Prepping is an unusual and work-intensive way of life, but many people who consider themselves preppers don’t regret their choices one bit. After all, prepping teaches you the value of self-sustainability and emergency preparedness.
Now that the coronavirus (COVID-19) outbreak has been classified as a pandemic, preppers can rely on their stockpiles and many preps. But others in America can’t say the same, especially those who are panic buying when they should have been preparing for something like this before SHTF.
There’s a reason why preppers work so hard to get ready before SHTF
Whether in fiction or mainstream media, preppers have often been portrayed in an unflattering light, like the rambling conspiracy theorist to the oddball gun enthusiast. However, preppers in real life know better than to engage with those who belittle their efforts to get ready for all kinds of disasters.
Compared to civilians who have lost their composure while panic buying toilet paper, preppers can rest easy because they have spent a lot of time and effort to set up their survival stockpiles. Instead of haphazardly hoarding things they might not need, preppers have planned each trip to the store to get bang for their buck.
But it’s not too late for panicking non-preppers.
Stay calm, and if you need advice, there may be an experienced prepper more than willing to give you tips on how to set up your necessary preps.
Sit down, draft, revise and finalize your emergency preparedness plan and make a list of items that you will need for a long-term SHTF scenario. (Related: Coronavirus spread in the USA is “inevitable,” warns CDC: How to prep for an outbreak.)
Don’t add to the mass panic that’s unsettling the rest of the country. If the panic buying doesn’t let up, more people will run out of necessities when things get bleak.
Prepping tips for a coronavirus pandemic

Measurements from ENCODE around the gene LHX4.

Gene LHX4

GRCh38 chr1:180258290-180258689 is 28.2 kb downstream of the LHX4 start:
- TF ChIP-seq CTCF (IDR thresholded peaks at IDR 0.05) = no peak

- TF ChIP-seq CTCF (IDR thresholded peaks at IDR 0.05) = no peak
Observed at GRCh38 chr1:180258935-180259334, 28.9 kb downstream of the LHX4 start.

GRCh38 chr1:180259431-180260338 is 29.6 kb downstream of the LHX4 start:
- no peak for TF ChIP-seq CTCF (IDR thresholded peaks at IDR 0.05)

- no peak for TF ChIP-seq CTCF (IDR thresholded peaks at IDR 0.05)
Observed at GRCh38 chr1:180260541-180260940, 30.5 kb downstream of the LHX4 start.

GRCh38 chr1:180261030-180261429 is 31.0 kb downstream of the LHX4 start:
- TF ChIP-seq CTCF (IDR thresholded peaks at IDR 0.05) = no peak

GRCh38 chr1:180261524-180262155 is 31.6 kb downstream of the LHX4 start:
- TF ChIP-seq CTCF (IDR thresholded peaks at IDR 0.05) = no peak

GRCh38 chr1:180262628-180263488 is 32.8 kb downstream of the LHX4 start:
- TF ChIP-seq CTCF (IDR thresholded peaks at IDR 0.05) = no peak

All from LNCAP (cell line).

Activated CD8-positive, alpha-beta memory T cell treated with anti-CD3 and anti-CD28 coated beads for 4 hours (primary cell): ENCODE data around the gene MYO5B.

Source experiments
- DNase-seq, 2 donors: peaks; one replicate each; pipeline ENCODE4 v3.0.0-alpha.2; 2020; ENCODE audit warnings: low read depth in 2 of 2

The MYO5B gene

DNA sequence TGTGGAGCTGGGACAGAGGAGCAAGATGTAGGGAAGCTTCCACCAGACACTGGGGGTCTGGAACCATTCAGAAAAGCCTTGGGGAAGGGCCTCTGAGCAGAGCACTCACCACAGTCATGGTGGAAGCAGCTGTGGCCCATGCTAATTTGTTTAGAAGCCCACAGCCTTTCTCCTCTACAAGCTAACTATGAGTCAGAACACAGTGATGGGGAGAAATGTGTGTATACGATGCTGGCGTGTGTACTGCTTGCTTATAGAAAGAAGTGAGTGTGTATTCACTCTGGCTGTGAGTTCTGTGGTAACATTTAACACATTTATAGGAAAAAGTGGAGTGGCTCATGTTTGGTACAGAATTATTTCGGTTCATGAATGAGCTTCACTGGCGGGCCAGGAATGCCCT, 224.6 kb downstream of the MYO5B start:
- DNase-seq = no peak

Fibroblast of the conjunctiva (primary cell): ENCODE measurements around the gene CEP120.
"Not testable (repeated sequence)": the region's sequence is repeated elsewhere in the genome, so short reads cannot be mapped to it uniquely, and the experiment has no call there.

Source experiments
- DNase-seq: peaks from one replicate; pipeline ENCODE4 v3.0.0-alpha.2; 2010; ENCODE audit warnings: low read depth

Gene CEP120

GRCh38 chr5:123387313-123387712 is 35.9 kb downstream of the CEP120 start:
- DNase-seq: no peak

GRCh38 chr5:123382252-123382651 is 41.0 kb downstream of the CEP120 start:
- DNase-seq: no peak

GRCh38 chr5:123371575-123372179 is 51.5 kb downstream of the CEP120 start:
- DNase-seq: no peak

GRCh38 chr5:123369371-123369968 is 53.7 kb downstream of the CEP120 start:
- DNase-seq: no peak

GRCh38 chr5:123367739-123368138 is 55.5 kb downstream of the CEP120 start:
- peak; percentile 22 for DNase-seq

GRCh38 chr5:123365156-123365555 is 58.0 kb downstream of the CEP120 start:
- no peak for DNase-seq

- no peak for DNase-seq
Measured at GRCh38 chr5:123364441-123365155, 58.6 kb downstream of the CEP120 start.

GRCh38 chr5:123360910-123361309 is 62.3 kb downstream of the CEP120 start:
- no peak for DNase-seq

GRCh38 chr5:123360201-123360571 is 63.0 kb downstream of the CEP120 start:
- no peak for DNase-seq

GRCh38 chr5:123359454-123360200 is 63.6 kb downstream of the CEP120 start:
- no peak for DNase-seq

Stop hoarding toilet paper. If your local store has run out, consider alternatives like baby wipes or eco-friendly options like a bidet.
If you do settle on bidets, you also need to have a backup source of clean water, just in case you end up facing a long-term water outage.
Are your neighbors panicking? If you have the time, talk to them about prepping and give them tips. The more people you convince to start prepping, the more prepared your whole neighborhood will be when disaster strikes.
Below are some tips for people who want to start prepping before it’s too late:
- Start stockpiling emergency supplies. Check your pantry and make a list of things that you need. The basics include enough food for the whole family, clean drinking water, toiletries and cleaning products. Prioritize hygiene and sanitation, especially during a coronavirus pandemic.
- Set achievable goals. If you’re new to prepping, don’t take on too much on your first few days. Gather enough supplies for at least six to eight weeks. When you’re done, and you’ve gotten the hang of organizing your preps, try to gather enough for three months or more.
- Practice social distancing. Coronavirus is an infectious disease, and limiting your contact with other people is the best way to protect yourself. If you do need to leave your house for supplies, stay at least six feet away from others.
- Maintain proper hygiene. Wash your hands regularly using running water and soap or an alcohol-based hand sanitizer (with 62 to 75 percent ethanol) to eliminate pathogens.
During times like this, it’s important to remain calm and use all your prepping and survival skills.
While preppers value independence and self-sufficiency, teaching non-preppers what you know is also the best way to help others get ready for a coronavirus pandemic.
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